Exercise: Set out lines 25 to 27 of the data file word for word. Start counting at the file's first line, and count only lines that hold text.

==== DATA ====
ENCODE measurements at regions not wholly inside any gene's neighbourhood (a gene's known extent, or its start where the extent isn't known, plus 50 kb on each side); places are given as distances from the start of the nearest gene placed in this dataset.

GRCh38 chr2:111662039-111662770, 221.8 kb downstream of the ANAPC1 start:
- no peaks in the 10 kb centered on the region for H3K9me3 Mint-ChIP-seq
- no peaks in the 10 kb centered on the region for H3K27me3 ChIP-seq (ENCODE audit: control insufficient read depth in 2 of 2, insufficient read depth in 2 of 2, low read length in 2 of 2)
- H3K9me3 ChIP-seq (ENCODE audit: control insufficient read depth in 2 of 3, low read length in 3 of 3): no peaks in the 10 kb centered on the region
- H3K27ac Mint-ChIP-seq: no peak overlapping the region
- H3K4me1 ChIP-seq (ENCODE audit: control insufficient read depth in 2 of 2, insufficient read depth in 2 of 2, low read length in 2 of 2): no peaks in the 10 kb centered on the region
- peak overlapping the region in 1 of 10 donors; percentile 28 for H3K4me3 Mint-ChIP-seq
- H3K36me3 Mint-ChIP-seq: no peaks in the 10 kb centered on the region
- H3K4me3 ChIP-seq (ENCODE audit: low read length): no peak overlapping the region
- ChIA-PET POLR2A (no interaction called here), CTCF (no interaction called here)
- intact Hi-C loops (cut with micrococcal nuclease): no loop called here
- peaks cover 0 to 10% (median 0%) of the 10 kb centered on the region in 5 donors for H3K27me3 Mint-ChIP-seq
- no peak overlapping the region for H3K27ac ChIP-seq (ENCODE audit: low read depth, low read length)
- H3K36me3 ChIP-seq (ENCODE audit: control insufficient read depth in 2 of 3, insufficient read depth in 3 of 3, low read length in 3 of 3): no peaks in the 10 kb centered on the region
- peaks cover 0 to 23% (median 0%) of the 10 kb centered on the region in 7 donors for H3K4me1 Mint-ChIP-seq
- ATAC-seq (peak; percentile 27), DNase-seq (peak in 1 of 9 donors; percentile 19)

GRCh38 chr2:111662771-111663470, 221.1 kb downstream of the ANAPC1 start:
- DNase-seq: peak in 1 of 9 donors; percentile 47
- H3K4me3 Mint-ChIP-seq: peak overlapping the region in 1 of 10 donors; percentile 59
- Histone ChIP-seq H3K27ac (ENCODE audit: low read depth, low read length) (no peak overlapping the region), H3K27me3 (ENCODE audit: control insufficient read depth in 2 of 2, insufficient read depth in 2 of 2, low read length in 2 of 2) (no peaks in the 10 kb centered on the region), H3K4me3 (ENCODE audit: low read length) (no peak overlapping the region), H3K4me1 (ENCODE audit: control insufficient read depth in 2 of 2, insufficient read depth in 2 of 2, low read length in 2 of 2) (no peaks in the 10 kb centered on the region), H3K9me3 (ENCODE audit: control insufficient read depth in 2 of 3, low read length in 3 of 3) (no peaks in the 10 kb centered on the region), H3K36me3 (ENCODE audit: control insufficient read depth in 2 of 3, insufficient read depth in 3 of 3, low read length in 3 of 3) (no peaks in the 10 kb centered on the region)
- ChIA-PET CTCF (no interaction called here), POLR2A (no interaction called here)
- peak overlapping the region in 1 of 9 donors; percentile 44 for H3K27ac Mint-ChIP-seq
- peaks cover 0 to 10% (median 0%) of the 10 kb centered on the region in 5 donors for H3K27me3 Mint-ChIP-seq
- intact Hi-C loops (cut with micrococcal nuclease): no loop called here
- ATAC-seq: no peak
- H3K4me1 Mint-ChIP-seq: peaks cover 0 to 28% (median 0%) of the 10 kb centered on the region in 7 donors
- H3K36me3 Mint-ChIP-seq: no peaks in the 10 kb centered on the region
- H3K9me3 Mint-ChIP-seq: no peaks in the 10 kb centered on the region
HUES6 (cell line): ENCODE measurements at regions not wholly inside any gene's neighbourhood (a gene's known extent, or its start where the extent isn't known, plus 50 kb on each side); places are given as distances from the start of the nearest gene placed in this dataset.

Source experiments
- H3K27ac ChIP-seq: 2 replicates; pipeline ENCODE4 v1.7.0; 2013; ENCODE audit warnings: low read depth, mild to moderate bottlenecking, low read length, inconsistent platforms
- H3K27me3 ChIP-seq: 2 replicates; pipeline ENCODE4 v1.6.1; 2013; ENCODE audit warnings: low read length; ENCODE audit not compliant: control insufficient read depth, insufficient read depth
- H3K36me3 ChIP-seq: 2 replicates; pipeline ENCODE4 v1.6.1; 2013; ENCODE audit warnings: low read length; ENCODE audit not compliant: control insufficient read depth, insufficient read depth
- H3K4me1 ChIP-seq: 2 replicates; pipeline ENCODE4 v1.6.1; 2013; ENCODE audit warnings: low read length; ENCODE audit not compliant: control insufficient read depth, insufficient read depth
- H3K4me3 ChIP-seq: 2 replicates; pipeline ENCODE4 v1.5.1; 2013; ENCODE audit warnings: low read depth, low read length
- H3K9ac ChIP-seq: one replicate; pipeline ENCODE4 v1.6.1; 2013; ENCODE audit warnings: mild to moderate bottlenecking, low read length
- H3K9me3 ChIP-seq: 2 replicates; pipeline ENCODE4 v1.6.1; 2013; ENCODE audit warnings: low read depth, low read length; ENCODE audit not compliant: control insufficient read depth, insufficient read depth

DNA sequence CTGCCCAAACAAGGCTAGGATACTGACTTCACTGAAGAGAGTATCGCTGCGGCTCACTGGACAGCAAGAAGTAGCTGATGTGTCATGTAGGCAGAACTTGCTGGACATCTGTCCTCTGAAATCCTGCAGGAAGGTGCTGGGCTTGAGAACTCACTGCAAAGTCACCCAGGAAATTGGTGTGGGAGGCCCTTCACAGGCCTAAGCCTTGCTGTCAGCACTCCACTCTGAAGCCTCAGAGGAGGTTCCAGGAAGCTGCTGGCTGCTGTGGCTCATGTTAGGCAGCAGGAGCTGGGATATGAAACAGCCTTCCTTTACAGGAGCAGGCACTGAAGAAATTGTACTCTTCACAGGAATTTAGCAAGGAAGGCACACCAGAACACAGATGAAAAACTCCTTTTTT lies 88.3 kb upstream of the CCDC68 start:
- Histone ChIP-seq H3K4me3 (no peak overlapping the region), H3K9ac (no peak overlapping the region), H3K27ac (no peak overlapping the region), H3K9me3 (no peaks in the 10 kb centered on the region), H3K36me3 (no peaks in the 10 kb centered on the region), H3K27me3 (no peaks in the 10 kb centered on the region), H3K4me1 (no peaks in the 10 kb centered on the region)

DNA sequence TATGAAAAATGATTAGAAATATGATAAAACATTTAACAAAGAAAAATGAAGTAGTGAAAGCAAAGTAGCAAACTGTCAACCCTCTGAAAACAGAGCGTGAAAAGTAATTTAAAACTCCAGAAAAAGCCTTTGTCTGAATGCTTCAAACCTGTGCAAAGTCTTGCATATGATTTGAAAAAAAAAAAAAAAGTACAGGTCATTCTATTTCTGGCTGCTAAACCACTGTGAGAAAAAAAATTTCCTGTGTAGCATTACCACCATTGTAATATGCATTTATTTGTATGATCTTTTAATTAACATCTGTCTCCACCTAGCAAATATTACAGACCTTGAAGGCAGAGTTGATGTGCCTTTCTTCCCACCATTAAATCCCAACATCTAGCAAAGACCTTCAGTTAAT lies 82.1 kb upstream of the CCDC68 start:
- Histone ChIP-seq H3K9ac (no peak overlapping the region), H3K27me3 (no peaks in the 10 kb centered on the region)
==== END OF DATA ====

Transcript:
- intact Hi-C loops (cut with micrococcal nuclease): no loop called here
- ATAC-seq: no peak
- H3K4me1 Mint-ChIP-seq: peaks cover 0 to 28% (median 0%) of the 10 kb centered on the region in 7 donors